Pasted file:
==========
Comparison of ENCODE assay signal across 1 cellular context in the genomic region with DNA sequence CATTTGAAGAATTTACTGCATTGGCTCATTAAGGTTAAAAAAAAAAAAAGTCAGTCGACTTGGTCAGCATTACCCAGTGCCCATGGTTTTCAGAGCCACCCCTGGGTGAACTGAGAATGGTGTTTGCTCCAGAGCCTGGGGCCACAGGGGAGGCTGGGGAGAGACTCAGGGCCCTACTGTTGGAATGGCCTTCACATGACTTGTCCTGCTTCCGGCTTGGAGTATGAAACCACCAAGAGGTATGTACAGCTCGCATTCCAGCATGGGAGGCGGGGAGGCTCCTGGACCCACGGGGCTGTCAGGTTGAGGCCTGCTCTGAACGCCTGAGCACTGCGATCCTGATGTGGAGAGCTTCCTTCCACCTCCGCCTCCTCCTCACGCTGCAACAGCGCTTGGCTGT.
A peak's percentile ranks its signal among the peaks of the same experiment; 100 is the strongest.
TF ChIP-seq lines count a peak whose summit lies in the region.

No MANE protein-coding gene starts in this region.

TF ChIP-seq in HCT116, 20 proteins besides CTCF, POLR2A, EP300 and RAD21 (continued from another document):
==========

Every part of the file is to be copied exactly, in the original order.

Comparison of ENCODE assay signal across 1 cellular context in the genomic region with DNA sequence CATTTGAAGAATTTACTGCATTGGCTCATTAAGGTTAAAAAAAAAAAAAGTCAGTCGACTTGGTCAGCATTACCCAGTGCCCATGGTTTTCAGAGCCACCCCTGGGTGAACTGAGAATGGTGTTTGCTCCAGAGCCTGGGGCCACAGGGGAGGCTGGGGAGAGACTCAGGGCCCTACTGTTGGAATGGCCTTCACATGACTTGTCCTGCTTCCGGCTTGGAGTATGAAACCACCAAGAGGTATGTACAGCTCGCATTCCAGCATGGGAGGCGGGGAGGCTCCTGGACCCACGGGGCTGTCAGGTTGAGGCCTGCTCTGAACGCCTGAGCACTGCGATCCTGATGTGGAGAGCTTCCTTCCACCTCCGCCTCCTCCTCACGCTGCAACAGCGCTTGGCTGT.
A peak's percentile ranks its signal among the peaks of the same experiment; 100 is the strongest.
TF ChIP-seq lines count a peak whose summit lies in the region.

No MANE protein-coding gene starts in this region.

TF ChIP-seq in HCT116, 20 proteins besides CTCF, POLR2A, EP300 and RAD21 (continued from another document):